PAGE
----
Wilding – REVIEW

Wilding - a family returns to nature with astonishing results.......

The release of Wilding and its astonishing tale put us in mind of our Editor’s attempts at gardening. Despite the flak we give our editor he is a good man at heart often helping out Mrs Miggins an elderly widowed neighbour with her garden especially the hedges and bushes. Arriving at her house to help cut back them back he found that his own shears needed sharpening and Mrs Miggins told him there were some in a chest in the garden shed. Unfortunately there were none there and so he went to see Charlie Jones another neighbour to see if he had any. Charlie was out but his wife said he she would help him look in the garage for them where he found some and returned to Mrs Miggins to finish the job. Our Editor had been out for some time doing all of this and when he returned home his wife asked him where he’d been. ‘Well I promised Mrs Miggins I would trim her bush but I didn’t have the right equipment so she let me rummage around her chest in the shed. After that I went to Mrs Jones and she showed me her Charlie’s in the garage’.  Our Editor is now sleeping in the spare room. (‘You’re fired!’ – Ed). New film ‘Wilding’ is not that story.

Instead it is a remarkable return to nature true story written by the appropriately named Isabella Tree about her own experience having inherited a huge farming estate with her husband.

It would seem to be a dream to inherit such a huge piece of land and the accompanying manor house but what they had was on its knees. The land had been intensively farmed to collapse bloated with chemical substances and of no use to anyone. Basically it was the Pete Doherty of agriculture. It would seem a hopeless case and yet what Tree and her husband decided to do was to reject any further farming and went back to basics starting with an oak tree expert who explains that the trees growing on their land with the canopy of branches and labyrinthine roots contained microbes and organisms essential to the rehabilitation of the soil. To this they adopted a radical idea from an European landscape expert that involved allowing animals on the land to just roam and run free and in that capacity let them adapt to the landscape and vice versa.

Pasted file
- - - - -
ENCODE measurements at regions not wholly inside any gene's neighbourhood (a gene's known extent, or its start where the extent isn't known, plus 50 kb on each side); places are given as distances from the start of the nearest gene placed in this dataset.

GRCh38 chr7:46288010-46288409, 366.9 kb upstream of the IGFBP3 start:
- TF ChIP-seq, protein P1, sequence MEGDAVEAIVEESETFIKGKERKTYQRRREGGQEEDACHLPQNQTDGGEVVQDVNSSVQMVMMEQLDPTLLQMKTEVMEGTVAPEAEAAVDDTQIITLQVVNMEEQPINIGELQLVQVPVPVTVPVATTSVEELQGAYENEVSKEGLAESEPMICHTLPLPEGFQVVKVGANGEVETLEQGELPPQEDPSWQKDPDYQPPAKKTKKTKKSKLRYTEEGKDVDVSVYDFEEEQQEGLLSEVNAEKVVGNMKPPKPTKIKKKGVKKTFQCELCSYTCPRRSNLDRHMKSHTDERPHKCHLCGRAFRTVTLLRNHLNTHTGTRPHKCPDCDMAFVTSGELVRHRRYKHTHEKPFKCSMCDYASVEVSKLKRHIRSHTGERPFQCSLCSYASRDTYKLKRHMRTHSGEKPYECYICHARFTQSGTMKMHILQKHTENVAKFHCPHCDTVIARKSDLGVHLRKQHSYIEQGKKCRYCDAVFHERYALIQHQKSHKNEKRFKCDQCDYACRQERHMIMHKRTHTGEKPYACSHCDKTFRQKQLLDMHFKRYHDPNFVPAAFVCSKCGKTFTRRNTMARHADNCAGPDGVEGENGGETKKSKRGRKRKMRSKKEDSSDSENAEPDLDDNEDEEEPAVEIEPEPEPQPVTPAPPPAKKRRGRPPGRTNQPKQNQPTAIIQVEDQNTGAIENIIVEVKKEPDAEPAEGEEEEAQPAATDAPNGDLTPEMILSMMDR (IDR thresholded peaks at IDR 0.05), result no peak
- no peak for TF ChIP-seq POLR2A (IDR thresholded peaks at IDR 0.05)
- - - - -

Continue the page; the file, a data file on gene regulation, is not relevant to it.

It all sounds a bit dippy hippy but with fences torn down to allow sheep, pigs and cattle to roam and the horticulture of the estate to grow free it would seem a recipe for disaster and the locals were resentful about what they perceived as the land going to wrack and ruin. Wilding proved them wrong.

What film  makers David Allen has captured here is mesmerizing as over the curse of twenty years the Tree family have created  what would seem an almost impossible to achieve idyll. It’s a documentary full of fascinating insights in the tribulations they have encountered along the way –  huge uncontrolled growth in creeping thistles that would decimate other farmland saw an unforeseen solution when locusts from Africa arrived unexpectedly en masse and the lot ending the problem almost overnight. Added to this is the wildlife returning to the land that has included herons as well as their own campaign to successfully introduce beavers and the benefit they provide in irrigation.

Wilding is an extraordinary insight into the family’s  push back against industrial farming and the a it does to the land. Upbeat, life affirming and proof that all is not lost this is a documentary that is utterly enchanting and an almost romantic vison that proves that old Jurassic Park quote that somehow, ‘life finds a way’.

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related feature : Richard Armitage chats about true life story The Boy in the Woods

Here’s the Wilding trailer…..


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